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Changed #thirdculturekid

It is not the strongest of the species that survives, nor the most intelligent; it is the one most adaptable to change. With this and a myriad of dreams in mind, we leave the pianos playing melodies of infancy in the streets, the street-long tables serving sunshine under the flickering gas lamps, we leave looking for something more than that. The towering scrapers of steel and glass, which create a mesh of interwoven trees of power reflecting freedom.

It looks new, the rubbish you were used to is gone in an efficient waltz of regular cleaning machines, the timely untimeliness of the tube is replaced by a lullaby; ‘Please mind the gap between the train and the platform edge’.

It all costs so much, you tell yourself, surely it reflects my coming salary, a dream come true, to play among the giants of our time.

The long line of white houses stretching road after road as far as the eye can see herald a haven of uniform happiness, so far from the disorderly ifs and maybes of home.

Everything is perfect, everything is what you dreamed for, and the locals are so welcoming, always smiling, always ready to lend a hand.

The pianos have long been silent, the seat at the table has been occupied, and then you sigh a sigh of broken hope. The dreams you had, came at a cost.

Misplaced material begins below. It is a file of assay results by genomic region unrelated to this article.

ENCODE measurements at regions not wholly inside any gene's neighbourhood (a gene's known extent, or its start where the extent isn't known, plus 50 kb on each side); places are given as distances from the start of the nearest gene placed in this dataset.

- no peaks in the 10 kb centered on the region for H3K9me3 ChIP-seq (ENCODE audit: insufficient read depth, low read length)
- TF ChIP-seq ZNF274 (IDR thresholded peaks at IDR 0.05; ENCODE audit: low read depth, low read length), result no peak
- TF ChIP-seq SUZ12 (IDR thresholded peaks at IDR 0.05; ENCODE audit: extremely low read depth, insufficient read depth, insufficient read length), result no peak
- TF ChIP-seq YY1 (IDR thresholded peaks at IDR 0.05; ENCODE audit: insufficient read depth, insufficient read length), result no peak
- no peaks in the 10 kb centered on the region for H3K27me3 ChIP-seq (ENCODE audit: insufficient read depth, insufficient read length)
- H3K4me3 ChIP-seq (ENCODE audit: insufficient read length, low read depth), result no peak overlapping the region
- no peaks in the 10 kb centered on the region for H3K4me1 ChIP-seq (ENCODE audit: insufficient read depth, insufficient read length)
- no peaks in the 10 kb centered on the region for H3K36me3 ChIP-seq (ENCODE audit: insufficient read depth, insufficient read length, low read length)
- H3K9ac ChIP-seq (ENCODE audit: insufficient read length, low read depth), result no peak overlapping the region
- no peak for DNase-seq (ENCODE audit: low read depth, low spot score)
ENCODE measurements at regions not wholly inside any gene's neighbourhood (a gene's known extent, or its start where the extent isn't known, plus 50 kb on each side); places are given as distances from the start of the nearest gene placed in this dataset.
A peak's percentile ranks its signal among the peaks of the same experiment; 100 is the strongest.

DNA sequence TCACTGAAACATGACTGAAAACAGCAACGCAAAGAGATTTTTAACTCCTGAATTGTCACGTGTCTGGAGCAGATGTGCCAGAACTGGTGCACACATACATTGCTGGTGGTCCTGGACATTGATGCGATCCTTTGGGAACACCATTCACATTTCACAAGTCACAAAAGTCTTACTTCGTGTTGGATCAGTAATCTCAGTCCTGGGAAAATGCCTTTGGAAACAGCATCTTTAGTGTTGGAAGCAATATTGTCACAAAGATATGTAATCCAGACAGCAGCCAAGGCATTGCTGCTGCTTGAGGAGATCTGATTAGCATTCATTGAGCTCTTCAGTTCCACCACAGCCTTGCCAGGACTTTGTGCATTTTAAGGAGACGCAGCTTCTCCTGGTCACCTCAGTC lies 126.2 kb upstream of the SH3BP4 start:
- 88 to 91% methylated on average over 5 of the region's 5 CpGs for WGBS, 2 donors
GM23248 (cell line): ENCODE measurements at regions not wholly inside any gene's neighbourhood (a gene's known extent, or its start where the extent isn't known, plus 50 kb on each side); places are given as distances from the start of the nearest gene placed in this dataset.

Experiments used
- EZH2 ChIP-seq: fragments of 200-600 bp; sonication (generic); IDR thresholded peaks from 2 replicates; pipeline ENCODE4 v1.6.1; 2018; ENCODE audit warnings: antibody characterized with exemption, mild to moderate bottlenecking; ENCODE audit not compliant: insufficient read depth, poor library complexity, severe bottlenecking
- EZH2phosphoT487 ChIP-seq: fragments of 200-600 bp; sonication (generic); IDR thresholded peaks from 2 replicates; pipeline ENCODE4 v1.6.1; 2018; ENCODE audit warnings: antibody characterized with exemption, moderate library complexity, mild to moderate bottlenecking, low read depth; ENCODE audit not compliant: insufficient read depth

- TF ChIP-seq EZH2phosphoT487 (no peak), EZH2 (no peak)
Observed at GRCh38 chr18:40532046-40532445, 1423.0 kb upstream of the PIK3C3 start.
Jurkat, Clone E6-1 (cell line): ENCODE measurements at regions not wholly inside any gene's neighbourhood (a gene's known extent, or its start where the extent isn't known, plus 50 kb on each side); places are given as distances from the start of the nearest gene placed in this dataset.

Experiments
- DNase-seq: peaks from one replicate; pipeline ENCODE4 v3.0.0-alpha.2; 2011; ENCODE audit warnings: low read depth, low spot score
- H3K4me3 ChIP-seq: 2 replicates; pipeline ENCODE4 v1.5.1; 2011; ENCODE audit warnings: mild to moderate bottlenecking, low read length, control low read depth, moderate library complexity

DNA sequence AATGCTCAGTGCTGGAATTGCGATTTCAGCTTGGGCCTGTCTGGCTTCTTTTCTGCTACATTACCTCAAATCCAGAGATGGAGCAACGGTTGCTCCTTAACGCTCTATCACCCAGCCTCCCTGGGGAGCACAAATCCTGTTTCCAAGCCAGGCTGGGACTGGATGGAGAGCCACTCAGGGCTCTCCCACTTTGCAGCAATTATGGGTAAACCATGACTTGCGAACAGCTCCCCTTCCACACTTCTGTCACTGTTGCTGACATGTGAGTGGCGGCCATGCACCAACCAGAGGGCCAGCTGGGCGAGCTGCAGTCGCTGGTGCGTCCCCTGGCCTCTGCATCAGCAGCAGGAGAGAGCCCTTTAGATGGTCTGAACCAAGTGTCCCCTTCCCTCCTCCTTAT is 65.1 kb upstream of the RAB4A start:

You never knew how much the bill would be until you saw the reflection of freedom pass on those blocks of grey, nor did you realise that the cleanliness of the streets of the City echoes the emptiness of a desert on a weekend, void of life, of chaos, everything is controlled, methodically, like a dying patient.

The daily reminder to mind the gap, or to let others leave, even when there is no gap, or others, rings with the nonsensical tune of a bell that tolls every few heartbeats of every day.

The price tags on objects, food, water, people, are what they are, a monstrosity, with the beggar in the street shivering in the cold as revelers walk by worrying about what kind of drink will get them to a white bed fastest.

The giants you had dreamed of are replaced by walking zombies suited up walking in such a fashion as to profess their daily funeral marches, after all, it snows every day in grey city.

The fish scale copy-paste architecture extending as far as the eye can see makes you want to scream, possibly as much as the political correctness of offering help and never getting it, you see, the form is important, the form.

You survive, you do not live, that was the price you had to pay for the dreams you now wish you had never wanted to dream. You survive, and you have changed.

By Weaver

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